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The heat of health risks: How the climate crisis is making us sick

When the effects of climate change are discussed, it is usually large fires, droughts and floods. Heat deaths, increased exposure to pollen, asthma, and the spread of tropical diseases such as dengue fever in our part of the world are not a topic of public debate. The fact that global warming can also be accompanied by damage to an individual’s health is still challenging.

In particular, more frequent heat waves can quickly cause devastating damage. For example, around 70,000 deaths in many European countries are attributed to the intense heat wave of the summer of 2003. With temperatures that peaked at 47 degrees, France in particular was hit hard, and Paris exploded alone in one day 40 dead people togetherClinics are hopelessly bypassed.

Experts estimate that heat waves are perhaps the biggest climate-related health risk in Germany as well. As temperatures rise, diseases previously known only from faraway countries come to us. This applies above all to mosquito-borne diseases, says Thomas Jelinek, MD, medical director of the Berlin Center for Travel and Tropical Medicine. «Klimabericht» – Podcast.

“This will certainly be a problem in the near future, because mosquitoes, which were originally more common in tropical and subtropical regions, take advantage of changes in temperature,” Jelinek says. Dengue has increased almost dramatically in the tropics, especially Latin America, the Philippines, and Southeast Asia and has been severely affected in recent years. And we already have radio stations in Europe because mosquitoes migrated to Europe.”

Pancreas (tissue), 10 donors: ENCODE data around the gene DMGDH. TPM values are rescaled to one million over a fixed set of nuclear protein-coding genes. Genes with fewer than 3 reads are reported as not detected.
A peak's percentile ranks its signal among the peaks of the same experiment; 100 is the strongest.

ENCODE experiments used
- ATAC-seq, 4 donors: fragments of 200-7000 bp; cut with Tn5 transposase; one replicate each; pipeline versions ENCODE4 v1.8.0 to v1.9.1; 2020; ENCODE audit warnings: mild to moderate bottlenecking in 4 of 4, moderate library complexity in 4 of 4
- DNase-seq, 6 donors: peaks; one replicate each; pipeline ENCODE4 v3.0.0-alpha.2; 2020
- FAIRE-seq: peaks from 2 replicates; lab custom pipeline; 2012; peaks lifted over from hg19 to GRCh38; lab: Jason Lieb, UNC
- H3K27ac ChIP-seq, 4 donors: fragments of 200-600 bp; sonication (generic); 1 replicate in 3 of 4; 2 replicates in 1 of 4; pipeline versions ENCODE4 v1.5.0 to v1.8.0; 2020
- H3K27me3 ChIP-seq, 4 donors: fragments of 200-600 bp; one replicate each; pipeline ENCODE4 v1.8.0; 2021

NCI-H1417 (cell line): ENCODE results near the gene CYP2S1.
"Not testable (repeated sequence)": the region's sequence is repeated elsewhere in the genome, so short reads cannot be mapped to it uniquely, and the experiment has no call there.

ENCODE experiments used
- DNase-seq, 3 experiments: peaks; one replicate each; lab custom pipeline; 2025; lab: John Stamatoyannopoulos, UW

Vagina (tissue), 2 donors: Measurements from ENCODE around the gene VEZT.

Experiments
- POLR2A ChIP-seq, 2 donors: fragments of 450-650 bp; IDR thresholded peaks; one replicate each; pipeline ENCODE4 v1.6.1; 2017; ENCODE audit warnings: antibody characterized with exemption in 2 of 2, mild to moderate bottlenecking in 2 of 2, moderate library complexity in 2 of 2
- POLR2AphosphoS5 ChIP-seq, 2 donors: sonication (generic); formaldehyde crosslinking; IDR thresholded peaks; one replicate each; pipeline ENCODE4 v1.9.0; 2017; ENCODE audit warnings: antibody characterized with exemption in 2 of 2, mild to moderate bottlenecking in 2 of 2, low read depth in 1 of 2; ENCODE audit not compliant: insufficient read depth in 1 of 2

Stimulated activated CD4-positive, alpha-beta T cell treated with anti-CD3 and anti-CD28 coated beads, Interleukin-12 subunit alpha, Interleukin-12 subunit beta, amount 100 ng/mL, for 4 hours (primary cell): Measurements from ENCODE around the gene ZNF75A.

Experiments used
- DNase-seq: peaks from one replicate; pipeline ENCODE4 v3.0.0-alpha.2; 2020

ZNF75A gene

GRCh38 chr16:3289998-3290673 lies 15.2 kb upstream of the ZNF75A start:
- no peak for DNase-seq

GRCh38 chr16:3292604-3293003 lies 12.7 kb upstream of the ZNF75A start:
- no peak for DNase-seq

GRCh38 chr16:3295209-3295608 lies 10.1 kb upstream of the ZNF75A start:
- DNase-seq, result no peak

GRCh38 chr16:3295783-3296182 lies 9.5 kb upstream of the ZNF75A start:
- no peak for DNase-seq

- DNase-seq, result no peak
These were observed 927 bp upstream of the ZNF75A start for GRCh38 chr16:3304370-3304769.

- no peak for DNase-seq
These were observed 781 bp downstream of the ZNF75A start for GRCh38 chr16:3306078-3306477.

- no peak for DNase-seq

While the occurrence of some new diseases is still an individual issue, high temperatures are also likely to affect allergy sufferers — about 40 percent of the population in Germany, Claudia Tridel Hoffmann reports. She is the Director of Environmental Medicine at the University Hospital Augsburg and is also a guest at the fair.

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» Pollen is increasing due to climate change. Once we have an extension of the pollen season. This means that they fly early in the year and fly later in the year. But then we also see more pollen per day in the pollen season. The pollen itself also becomes more aggressive. This means that the pollen releases more of its inflammation-promoting substances,” says Traidl-Hoffmann.

What is the climate crisis doing to our health, how can we take countermeasures and what are the necessary preparations in the health sector now? We’ll discuss that this week in Climate Report, Spiegel’s new weekly podcast on the climate crisis, which always appears on Tuesdays, on and wherever there are podcasts.

curious? You will now hear our Climate Report.